New strategies needed for preventing eating disorders
August 6, 2013 — The U.S. health care system needs more trained professionals and prevention specialists to take on the often overlooked―and sometimes deadly―issue of eating disorders.
“Eating disorders need to be higher up on the public health agenda,” said S. Bryn Austin, associate professor in the Department of Social and Behavioral Sciences at Harvard School of Public Health (HSPH) and director of fellowship research training in the Division of Adolescent and Young Adult Medicine at Boston Children’s Hospital. Her lecture, “Getting Eating Disorders Prevention on the Public Health Agenda: A Strategic Approach to Prevention Science, Pipelines and Workforce Training,” was held July 23, 2013 as part of the summer’s “Hot Topics” lecture series at HSPH.
Austin presented data showing a dearth of studies on preventive strategies and clinically proven interventions in the scientific literature on eating disorders. For instance, in a 2012 study she found that only 4% of nearly 1,000 studies in two of the leading eating disorder-related journals were prevention-oriented. “Clearly there’s a gap in the training pipeline. Too few prevention scientists are entering the field,” Austin told the audience. “Public health schools are leaders in training the nation’s top prevention scientists, but they are laggards in training in eating disorders,” Austin said. “We are going to have to change this before we can make meaningful headway in preventing eating disorders and related problems with weight, shape, and appearance that affect too many millions of youth and adults.”
A far-reaching problem
Even as obesity has tripled among children and adolescents aged 6-19 in the U.S. over the last three decades, the Centers for Disease Control and Prevention (CDC) reports that millions of adolescent girls and boys struggle to lose or maintain weight in extremely unhealthy and sometimes dangerous ways. This includes anorexia (under eating), bulimia (eating but purging with vomiting or laxatives), and binging (overeating and feeling shame).
While young adolescent girls are especially vulnerable as they struggle to look like slim girls on fashion magazine covers, they are not the only ones falling prey to eating disorders. In fact, both sexes and all ethnicities and socioeconomic groups are affected, Austin said. The lifetime risk in women of developing anorexia is 1.0%, bulimia, 1.5%, and binge eating, 3.5%. Males experience eating disorders at one-third to one-half the rate of women. A recent CDC study of high school students found 6% of girls and 3% of boys vomit or abuse laxatives each month in desperate attempts to control their weight.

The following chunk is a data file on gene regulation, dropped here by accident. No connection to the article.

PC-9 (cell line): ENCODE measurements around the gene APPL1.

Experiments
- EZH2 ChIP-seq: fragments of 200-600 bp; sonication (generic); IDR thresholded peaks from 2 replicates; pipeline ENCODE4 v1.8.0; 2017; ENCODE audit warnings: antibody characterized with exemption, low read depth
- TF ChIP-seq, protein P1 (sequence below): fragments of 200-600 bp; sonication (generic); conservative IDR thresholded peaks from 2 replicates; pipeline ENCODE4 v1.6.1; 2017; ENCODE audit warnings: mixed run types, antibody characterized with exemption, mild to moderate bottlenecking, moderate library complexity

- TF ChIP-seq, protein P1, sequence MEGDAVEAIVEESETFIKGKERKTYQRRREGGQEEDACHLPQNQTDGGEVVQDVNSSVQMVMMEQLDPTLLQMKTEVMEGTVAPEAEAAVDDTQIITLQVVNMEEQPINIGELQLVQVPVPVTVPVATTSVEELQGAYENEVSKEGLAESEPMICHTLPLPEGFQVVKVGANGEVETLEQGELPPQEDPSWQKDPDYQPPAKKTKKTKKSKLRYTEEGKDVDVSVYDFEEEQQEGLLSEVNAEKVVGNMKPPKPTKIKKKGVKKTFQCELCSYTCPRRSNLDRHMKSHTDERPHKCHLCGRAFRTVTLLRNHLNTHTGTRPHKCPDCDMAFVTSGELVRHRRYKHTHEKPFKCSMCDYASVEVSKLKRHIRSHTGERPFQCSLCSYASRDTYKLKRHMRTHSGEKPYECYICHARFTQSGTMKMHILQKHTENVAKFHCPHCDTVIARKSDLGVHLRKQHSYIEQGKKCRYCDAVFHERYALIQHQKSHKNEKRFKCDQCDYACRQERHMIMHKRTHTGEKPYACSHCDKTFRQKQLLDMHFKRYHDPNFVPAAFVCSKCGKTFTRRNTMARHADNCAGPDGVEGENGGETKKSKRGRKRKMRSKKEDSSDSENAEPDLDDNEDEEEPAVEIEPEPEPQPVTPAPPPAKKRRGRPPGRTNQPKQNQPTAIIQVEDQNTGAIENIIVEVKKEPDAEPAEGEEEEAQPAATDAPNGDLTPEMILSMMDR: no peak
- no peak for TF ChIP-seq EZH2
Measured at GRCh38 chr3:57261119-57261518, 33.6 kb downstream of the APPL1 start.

Eating disorders threaten health in a variety of ways, including putting women and men at risk for obesity and weight gain; mental health problems such as depression and anxiety; sexual risk-taking; substance abuse and medication abuse, including alcohol, marijuana, steroids, diet pills, and laxatives; chronic stress that may contribute to heart disease and problems with the immune system, in addition to digestive and fertility disorders, and even death.
Training health professionals
Austin directs the four-year-old Strategic Training Initiative for the Prevention of Eating Disorders (STRIPED), based at HSPH and Boston Children’s Hospital, which aims to train the next generation of public health professionals to help youth deal with appearance, food, and weight issues. The program has worked with over 20 trainees already. Earlier this year, STRIPED published the first teaching case developed for public health classrooms to help students build skills in eating disorders prevention. The new case can be downloaded here free, and STRIPED is developing additional teaching cases to be published in the coming months. In addition, Austin noted that the Harvard Prevention Research Center has drawn national attention to the need for replicable, effective strategies to improve nutrition and physical activity and prevent obesity in children while also being careful to not worsen weight-related stigma or eating disorders risk in youth.
“There is a compelling need to reach out to youth early―even before elementary school―before body image problems start to develop,” she said.
The role of federal and state government should be explored to see if regulating sales of diet pills and laxatives to youth and regulating access to cosmetic surgery could help as prevention strategies. Setting new standards for how the fashion industry markets products to youth could be helpful. Other strategies that should be explored include adding black box warnings on frequently abused over-the-counter products saying: “This product is not effective for weight loss.”
“A cross-disciplinary approach is needed that includes the legal sector, political scientists, health economists, public health schools, and medical and mental health professionals to address the issue,” Austin said.
Does just feeling fat make you gain weight? (U.S. News & World Report article quoting Austin)